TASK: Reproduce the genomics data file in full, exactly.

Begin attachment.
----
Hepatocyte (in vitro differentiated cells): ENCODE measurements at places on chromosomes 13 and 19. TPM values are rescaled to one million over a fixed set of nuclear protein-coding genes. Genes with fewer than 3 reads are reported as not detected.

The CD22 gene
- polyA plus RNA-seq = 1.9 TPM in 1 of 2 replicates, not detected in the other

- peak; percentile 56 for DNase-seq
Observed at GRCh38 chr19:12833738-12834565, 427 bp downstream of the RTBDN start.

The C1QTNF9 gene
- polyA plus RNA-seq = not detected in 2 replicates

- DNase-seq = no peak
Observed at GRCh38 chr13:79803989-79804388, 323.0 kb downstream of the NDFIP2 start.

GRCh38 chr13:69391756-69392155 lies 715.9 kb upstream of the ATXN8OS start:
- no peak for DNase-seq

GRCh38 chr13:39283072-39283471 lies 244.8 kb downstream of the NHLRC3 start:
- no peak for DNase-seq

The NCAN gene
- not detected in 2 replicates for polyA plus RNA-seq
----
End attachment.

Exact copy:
Hepatocyte (in vitro differentiated cells): ENCODE measurements at places on chromosomes 13 and 19. TPM values are rescaled to one million over a fixed set of nuclear protein-coding genes. Genes with fewer than 3 reads are reported as not detected.

The CD22 gene
- polyA plus RNA-seq = 1.9 TPM in 1 of 2 replicates, not detected in the other

- peak; percentile 56 for DNase-seq
Observed at GRCh38 chr19:12833738-12834565, 427 bp downstream of the RTBDN start.

The C1QTNF9 gene
- polyA plus RNA-seq = not detected in 2 replicates

- DNase-seq = no peak
Observed at GRCh38 chr13:79803989-79804388, 323.0 kb downstream of the NDFIP2 start.

GRCh38 chr13:69391756-69392155 lies 715.9 kb upstream of the ATXN8OS start:
- no peak for DNase-seq

GRCh38 chr13:39283072-39283471 lies 244.8 kb downstream of the NHLRC3 start:
- no peak for DNase-seq

The NCAN gene
- not detected in 2 replicates for polyA plus RNA-seq